Hyperspectral imaging and machine learning for monitoring grapevine photosynthesis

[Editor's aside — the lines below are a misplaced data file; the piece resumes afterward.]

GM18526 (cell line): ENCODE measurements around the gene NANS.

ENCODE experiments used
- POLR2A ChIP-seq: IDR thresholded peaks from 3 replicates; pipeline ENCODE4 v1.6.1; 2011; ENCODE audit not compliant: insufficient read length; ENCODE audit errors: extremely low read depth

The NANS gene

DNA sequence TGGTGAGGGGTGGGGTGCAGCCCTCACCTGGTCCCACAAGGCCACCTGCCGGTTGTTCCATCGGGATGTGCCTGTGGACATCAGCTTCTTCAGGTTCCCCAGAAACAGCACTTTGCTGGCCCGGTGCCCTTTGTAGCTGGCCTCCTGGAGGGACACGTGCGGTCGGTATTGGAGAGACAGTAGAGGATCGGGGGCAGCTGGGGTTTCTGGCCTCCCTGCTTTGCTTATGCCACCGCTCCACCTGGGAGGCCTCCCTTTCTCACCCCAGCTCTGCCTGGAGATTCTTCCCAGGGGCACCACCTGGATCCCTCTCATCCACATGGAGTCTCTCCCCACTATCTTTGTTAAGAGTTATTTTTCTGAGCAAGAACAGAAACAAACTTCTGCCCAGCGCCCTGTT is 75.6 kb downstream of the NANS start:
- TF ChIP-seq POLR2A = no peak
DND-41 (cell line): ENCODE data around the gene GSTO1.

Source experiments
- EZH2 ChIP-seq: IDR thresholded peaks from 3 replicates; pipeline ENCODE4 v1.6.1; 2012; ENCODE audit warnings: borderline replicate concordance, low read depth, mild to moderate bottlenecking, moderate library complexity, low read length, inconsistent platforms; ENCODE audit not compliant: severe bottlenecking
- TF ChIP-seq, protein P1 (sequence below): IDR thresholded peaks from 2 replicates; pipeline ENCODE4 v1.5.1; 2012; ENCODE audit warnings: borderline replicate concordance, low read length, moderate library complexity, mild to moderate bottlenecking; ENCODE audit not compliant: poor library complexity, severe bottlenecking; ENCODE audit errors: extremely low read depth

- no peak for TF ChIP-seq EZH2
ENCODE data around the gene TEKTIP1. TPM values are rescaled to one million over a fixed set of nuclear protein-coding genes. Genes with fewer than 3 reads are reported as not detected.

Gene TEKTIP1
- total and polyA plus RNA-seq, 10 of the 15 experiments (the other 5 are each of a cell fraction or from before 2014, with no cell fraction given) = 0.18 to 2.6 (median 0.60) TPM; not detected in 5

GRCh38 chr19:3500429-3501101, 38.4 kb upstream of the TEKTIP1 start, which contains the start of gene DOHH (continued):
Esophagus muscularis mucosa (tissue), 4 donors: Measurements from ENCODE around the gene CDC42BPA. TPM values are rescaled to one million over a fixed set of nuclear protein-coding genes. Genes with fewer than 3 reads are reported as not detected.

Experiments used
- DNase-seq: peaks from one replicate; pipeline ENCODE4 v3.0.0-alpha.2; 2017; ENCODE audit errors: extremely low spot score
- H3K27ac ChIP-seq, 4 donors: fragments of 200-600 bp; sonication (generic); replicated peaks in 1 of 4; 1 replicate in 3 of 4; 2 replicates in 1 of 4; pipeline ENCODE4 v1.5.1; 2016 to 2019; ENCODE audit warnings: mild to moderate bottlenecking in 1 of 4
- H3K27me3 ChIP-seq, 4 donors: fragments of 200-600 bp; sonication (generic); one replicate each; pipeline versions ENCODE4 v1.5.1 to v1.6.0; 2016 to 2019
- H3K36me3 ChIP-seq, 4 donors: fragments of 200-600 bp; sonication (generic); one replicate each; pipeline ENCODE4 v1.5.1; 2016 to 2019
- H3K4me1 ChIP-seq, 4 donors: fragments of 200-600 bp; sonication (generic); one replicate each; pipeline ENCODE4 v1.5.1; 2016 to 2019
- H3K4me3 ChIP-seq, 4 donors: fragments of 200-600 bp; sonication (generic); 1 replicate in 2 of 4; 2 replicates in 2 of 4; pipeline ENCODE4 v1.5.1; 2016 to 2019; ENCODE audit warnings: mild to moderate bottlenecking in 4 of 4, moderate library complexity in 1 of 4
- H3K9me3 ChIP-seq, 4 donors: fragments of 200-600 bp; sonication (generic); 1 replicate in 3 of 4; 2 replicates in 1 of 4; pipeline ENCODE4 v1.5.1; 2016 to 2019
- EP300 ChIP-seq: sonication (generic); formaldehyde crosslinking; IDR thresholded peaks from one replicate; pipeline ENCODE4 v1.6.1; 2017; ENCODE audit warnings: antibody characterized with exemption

AbstractORCiD: https://orcid.org/0000-0003-4699-3733 Rootstocks are gaining importance in viticulture as a strategy to combat abiotic challenges, as well as enhancing scion physiology and attributes. Therefore, understanding how the rootstock affects photosynthesis is insightful for genetic improvement of either genotype in the grafted grapevines. Photosynthetic parameters such as maximum rate of carboxylation of RuBP (Vcmax) and the maximum rate of electron transport driving RuBP regeneration (Jmax) has been identified as ideal targets for breeding and genetic studies. However, techniques used to measure these photosynthetic parameters are time consuming and subjective to leaf level which is complex to implement at field scale. Hyperspectral remote sensing uses the optical properties of the entire vine to predict photosynthetic capacity at canopy level. In this study, estimates of Vcmax and Jmax were assessed using different machine learning models: PLS (Partial least Squares), LR (Least Angle Regression), LASSO (Least Absolute Shrinkage and Selection Operator), PCR (Principle Component Regression) based on leaf reflectance metrics obtained with hyperspectral wavelength ranging from 400 to 1000nm. Prediction models were developed for six different rootstock genotypes with common scion Marquette considering three different sampling dates carried out in Brookings, South Dakota in 2021. Preliminary results indicate that each rootstock has distinctly different Vcmax and Jmax profiles across the season. From the model assessment, PLS was found to have robust prediction of Vcmax with R2 of 0.53 and for Jmax with R2 of 0.63. Multiple year trials will be used to validate precise and rapid quantification of photosynthesis using hyperspectral remote sensing.